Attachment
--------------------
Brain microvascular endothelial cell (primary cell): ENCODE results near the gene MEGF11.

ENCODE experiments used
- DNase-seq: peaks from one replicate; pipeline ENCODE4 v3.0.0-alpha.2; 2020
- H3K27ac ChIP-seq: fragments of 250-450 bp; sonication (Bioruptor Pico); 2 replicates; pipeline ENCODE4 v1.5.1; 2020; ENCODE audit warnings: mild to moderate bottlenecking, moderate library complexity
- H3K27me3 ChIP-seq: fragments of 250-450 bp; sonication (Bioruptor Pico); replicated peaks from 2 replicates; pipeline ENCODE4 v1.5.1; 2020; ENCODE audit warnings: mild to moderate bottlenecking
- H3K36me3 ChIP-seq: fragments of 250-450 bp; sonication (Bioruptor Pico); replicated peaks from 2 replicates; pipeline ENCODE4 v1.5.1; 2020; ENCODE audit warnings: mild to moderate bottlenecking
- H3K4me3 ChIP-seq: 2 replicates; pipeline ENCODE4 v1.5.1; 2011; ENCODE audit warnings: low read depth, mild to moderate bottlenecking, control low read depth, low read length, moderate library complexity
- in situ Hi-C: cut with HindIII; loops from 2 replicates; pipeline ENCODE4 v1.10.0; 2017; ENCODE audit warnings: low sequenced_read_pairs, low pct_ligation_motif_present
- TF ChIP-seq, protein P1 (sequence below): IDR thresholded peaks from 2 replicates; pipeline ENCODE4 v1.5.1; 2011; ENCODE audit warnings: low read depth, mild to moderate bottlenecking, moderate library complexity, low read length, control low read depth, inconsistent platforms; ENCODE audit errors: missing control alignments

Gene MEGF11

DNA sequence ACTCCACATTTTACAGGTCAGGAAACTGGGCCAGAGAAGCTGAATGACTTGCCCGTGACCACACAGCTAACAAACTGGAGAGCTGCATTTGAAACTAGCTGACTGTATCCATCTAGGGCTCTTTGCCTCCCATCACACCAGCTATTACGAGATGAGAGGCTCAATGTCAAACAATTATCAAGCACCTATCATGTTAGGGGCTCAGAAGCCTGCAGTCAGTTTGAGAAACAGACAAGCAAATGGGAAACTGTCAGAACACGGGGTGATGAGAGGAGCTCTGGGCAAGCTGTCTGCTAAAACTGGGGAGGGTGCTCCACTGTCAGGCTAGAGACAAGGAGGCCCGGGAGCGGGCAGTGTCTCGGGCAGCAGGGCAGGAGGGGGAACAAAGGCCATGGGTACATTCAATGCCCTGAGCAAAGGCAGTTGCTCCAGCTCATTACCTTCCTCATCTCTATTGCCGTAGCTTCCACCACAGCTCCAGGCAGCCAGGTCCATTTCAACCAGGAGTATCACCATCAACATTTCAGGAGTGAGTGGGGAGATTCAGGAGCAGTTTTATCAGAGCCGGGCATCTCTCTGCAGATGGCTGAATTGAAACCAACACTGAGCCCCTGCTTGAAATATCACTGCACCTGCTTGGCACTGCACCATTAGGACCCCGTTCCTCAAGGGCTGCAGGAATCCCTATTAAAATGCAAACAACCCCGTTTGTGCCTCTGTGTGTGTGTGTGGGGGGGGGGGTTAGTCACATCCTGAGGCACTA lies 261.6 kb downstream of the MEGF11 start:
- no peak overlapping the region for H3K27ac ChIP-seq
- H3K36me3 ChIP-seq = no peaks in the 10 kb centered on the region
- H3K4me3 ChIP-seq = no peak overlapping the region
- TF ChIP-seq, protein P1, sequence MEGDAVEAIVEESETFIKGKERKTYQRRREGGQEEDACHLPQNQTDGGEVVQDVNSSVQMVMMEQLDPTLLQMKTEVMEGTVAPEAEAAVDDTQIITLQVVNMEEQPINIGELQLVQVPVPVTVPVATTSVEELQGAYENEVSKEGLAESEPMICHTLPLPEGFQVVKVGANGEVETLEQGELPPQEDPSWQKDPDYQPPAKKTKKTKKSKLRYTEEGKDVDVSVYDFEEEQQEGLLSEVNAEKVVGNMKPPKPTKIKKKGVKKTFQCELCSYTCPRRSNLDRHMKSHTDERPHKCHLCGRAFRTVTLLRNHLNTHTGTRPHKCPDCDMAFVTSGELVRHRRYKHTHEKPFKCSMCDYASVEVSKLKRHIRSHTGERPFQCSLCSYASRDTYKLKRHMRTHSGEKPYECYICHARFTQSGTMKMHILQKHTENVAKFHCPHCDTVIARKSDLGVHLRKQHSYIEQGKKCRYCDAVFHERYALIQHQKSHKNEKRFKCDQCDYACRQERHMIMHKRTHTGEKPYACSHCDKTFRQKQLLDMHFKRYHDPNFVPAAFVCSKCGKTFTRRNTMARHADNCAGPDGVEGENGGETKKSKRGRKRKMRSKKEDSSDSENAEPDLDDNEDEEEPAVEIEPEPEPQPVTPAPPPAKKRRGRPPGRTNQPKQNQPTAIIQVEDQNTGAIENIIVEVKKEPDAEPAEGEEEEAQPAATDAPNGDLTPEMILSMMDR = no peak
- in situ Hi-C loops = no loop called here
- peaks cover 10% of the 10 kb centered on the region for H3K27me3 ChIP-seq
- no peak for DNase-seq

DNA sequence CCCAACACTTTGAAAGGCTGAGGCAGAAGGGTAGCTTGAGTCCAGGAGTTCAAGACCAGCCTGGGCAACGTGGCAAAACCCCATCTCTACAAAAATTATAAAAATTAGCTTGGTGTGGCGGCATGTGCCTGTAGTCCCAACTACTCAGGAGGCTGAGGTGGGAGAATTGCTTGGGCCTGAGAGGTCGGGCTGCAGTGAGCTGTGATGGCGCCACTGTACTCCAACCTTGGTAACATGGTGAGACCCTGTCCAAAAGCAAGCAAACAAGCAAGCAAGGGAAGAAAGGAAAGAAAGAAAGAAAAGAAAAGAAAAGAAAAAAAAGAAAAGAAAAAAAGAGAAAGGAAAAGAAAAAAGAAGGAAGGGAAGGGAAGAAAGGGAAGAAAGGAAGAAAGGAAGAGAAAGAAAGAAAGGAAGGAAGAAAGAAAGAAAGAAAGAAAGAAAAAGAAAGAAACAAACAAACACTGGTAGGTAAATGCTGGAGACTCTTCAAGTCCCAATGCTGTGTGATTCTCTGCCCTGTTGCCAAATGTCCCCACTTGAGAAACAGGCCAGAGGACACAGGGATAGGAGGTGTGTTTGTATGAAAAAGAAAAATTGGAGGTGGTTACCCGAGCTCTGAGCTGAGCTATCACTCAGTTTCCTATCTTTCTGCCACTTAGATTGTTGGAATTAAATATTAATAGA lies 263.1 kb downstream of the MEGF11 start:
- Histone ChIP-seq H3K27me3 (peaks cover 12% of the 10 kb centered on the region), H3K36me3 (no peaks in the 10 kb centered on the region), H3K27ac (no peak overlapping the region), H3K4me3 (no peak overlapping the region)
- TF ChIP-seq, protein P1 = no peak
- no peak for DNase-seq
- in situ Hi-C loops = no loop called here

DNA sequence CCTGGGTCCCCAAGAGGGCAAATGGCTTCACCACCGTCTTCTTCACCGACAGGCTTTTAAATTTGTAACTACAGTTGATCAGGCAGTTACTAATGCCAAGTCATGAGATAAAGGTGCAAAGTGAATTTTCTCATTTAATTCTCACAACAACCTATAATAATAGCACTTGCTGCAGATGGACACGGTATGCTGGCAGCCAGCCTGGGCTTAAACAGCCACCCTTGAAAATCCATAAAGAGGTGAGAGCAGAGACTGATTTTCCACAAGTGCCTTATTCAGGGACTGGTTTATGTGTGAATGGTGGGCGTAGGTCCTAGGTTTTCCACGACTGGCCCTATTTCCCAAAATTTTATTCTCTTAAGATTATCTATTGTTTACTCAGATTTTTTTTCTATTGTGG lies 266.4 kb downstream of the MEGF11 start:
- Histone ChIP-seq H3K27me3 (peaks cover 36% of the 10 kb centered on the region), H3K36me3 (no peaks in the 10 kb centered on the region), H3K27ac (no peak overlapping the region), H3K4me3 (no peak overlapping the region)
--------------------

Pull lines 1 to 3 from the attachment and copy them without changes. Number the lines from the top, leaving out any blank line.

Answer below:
Brain microvascular endothelial cell (primary cell): ENCODE results near the gene MEGF11.

ENCODE experiments used
- DNase-seq: peaks from one replicate; pipeline ENCODE4 v3.0.0-alpha.2; 2020